Too many Kiwis still not wearing seatbelts
More than eight out of ten road deaths involving people not wearing seatbelts occurred on rural roads, a new study has found.
The study, spearheaded by the AA Research Foundation, revealed that up to 30 per cent of road deaths in New Zealand could have been prevented by the wearing of seatbelts.
The study, which was undertaken in conjunction with the Ministry of Transport, NZ Police, NZ Transport Agency and ACC, took a detailed look at 200 deaths that occurred over the last decade.
The investigation also looked into the history of those caught not wearing seatbelts. One of the major findings was that such deaths were not restricted to just one group - or indeed those that most might think of as high-risk groups.
‘‘When we analysed the 200 deaths to understand the types of people involved, we found that along with the young, risky drivers that people might expect to feature, the other common groups were people in rural areas, people driving for work, the elderly and tourists,’’ said AA research manager Simon Douglas.
‘‘The vast majority of people wear their seatbelt, yet up to 30 per cent of vehicle occupant deaths in recent years haven’t been buckled up. The research aimed to build a much greater understanding of who it was being involved in these crashes.’’ Other key findings were On average over the last decade, 26 per cent of vehicle occupants who died in crashes were not wearing a seatbelt. 83.5 per cent of deaths where someone wasn’t wearing a seatbelt occurred on rural roads. 53.5 per cent of unrestrained deaths involved alcohol. 36.5 per cent of unrestrained deaths involved fatigue. 58 per cent of people caught by police not wearing a seatbelt have at least one previous seatbelt offence.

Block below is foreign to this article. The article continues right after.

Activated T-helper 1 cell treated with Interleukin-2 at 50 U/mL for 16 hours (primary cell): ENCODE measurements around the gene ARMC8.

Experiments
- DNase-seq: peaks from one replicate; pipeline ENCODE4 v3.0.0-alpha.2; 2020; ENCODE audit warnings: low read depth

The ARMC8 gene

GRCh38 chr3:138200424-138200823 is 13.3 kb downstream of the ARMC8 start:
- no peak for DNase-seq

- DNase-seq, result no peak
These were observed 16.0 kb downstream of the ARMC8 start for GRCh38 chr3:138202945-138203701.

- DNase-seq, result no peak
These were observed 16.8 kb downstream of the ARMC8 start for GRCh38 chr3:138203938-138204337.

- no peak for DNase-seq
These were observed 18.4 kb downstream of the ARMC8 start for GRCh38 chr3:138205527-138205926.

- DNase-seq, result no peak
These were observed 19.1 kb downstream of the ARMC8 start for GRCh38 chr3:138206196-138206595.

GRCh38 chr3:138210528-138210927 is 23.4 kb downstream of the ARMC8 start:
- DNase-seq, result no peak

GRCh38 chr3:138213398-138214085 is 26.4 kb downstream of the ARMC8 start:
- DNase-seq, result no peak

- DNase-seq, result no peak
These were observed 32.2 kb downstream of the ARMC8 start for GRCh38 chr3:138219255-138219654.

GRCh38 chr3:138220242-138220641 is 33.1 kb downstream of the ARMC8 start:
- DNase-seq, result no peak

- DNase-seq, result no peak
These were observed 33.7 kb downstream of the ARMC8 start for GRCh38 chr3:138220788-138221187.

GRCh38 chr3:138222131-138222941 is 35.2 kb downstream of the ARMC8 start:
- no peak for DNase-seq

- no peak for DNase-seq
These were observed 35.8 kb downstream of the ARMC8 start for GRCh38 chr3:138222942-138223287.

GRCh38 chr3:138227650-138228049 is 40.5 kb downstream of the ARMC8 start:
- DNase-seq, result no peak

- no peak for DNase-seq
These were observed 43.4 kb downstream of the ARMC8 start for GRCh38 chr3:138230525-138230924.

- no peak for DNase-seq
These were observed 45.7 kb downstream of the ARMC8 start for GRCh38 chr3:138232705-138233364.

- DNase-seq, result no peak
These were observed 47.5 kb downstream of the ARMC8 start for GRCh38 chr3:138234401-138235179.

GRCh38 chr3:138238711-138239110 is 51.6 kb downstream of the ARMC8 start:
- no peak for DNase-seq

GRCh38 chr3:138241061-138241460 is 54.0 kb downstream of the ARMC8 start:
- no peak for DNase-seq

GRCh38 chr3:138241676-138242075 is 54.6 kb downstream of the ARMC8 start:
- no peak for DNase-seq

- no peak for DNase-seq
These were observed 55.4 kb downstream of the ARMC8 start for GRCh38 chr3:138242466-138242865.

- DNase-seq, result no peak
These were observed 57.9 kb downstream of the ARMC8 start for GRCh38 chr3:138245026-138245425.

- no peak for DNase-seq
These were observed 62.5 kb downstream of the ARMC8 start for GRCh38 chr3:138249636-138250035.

‘‘It’s mystifying that in NZ the rate of people dying while not buckled up is much higher than in other countries like Australia,’’ Douglas said.
‘‘The AA sees solving the seatbelt riddle as a vital part of reducing road deaths.
‘‘Far too often we are seeing crashes where multiple people are in a car and the ones with seatbelts only suffer bruises and scrapes, while someone who isn’t buckled up dies.’’
The research is a first step in tackling our seatbelt problem and, now that there is a better understanding of the types of people involved, it will help better guide efforts to change their behaviour.’’
Matthew Bergman crashed his car in July last year, and says wearing his seatbelt saved his life.